After the formal ceremony at Government House, Horgan and his ministers held an open house at the B.C. legislature, where hundreds of people mingled with his new cabinet and enjoyed free ice cream.
His fledgling minority government was thrust into several immediate crises, including severewildfiressweeping the BC interior and a worsening fentanyl overdose death rate.
As premier, Horgan pushed the rapid execution of his agenda. Within two years, at his administration’s halfway mark, he’d enacted roughly three-quarters of the promises in his election platform. This included marquee items such as removing bridge tolls in Metro Vancouver, reinstating a provincial human rights commissioner, increasing the minimum wage, boosting social welfare payments, and providing additional funding to the education system.
Yet his early tenure also came with several high-profile challenges.
In a referendum on 20 December 2018, voters rejected a proposal to change British Columbia’s electoral system to proportional representation. Electoral reform had been a cornerstone of the NDP-Green confidence and supply deal.
Horgan was also unable to stop the Trans Mountain oil pipeline expansion project between Alberta and British Columbia, despite promising voters in the election campaign that he would do so. He mounted several legal challenges and a draft bill to limit oil imports that was ruled unconstitutional. The uncertainty contributed to the federal government purchasing the $9.3-billion pipeline from the Kinder Morgan company to ensure its construction. Horgan admitted in early 2020 that courts had clearly ruled the project would proceed.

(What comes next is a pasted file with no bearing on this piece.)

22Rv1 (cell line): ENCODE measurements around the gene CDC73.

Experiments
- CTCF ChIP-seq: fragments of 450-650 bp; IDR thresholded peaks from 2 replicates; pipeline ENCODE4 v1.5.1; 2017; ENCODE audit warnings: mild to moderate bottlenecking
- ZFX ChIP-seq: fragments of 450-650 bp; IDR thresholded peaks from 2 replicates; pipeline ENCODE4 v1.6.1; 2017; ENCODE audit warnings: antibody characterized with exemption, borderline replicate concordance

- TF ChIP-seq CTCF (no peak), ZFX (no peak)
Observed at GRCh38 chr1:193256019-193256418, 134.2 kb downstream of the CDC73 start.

The personal relationship between Horgan and Weaver appeared strong, and both men publicly lauded their friendship. But this did not stop their two parties from clashing.
Horgan and his cabinet approved the completion of the controversial Site C dam project on 11 December 2017, despite speaking negatively of the project in the election and promising a review. Weaver, who opposed the dam project, said he was angry at Horgan’s decision but would not dissolve the partnership with the NDP that allowed Horgan to govern.
Site C also appeared to have been an early turning point for the premier and his administration, as it began to take a more pragmatic view of governing following 16 years as an activist opposition party.
“If we’re going to be a government that governs for all B.C.ers, we have to set aside our activism and start being better administrators,” Horgan said in 2017 interview, shortly after the Site C decision.
Horgan’s pragmatic approach continued in March 2018 when he offered an additional $6 billion in tax breaks to attract LNG Canada, a consortium of oil and gas companies, to build a $40-billion liquefied natural gas terminal in Kitimat. It worked. On 1 October 2018, LNG Canada decided to proceed with the project, which would be the single largest private sector project in Canadian history.
Horgan’s courtship of LNG drew praise from the federal government and business community but angered Weaver and the environmental wing of his own party. Yet as before with Site C, Weaver did not break his agreement with the NDP government.
Instead, Weaver and Horgan began to work on a climate change plan that could offset the pollution caused by LNG Canada. The result, a CleanBC plan, announced in December 2018, was highly lauded by Weaver and considered a high-water mark of the NDP-Green relationship.
Horgan made history on 28 November 2019 when his government became the first jurisdiction in Canada to pass the United Nations Declaration on the Rights of Indigenous Peoples into law.